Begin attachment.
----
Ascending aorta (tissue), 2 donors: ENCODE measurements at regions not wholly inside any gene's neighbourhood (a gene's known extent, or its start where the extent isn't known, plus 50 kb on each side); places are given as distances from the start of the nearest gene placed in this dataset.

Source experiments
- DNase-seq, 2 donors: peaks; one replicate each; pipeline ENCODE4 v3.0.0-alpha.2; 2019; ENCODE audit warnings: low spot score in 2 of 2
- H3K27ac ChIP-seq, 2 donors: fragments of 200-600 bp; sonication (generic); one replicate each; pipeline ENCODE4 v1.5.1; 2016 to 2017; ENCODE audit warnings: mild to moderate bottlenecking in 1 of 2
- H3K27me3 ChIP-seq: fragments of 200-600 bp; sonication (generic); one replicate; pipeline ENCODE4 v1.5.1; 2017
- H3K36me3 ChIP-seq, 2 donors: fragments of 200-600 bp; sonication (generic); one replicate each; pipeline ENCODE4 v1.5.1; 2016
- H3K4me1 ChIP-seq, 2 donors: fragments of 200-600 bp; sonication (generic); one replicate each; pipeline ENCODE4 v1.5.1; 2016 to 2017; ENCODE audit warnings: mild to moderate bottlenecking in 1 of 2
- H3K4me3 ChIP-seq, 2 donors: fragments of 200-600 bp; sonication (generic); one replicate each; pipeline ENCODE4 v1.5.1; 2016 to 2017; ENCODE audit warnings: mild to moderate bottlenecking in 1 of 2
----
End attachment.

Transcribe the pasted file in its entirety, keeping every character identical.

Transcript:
Ascending aorta (tissue), 2 donors: ENCODE measurements at regions not wholly inside any gene's neighbourhood (a gene's known extent, or its start where the extent isn't known, plus 50 kb on each side); places are given as distances from the start of the nearest gene placed in this dataset.

Source experiments
- DNase-seq, 2 donors: peaks; one replicate each; pipeline ENCODE4 v3.0.0-alpha.2; 2019; ENCODE audit warnings: low spot score in 2 of 2
- H3K27ac ChIP-seq, 2 donors: fragments of 200-600 bp; sonication (generic); one replicate each; pipeline ENCODE4 v1.5.1; 2016 to 2017; ENCODE audit warnings: mild to moderate bottlenecking in 1 of 2
- H3K27me3 ChIP-seq: fragments of 200-600 bp; sonication (generic); one replicate; pipeline ENCODE4 v1.5.1; 2017
- H3K36me3 ChIP-seq, 2 donors: fragments of 200-600 bp; sonication (generic); one replicate each; pipeline ENCODE4 v1.5.1; 2016
- H3K4me1 ChIP-seq, 2 donors: fragments of 200-600 bp; sonication (generic); one replicate each; pipeline ENCODE4 v1.5.1; 2016 to 2017; ENCODE audit warnings: mild to moderate bottlenecking in 1 of 2
- H3K4me3 ChIP-seq, 2 donors: fragments of 200-600 bp; sonication (generic); one replicate each; pipeline ENCODE4 v1.5.1; 2016 to 2017; ENCODE audit warnings: mild to moderate bottlenecking in 1 of 2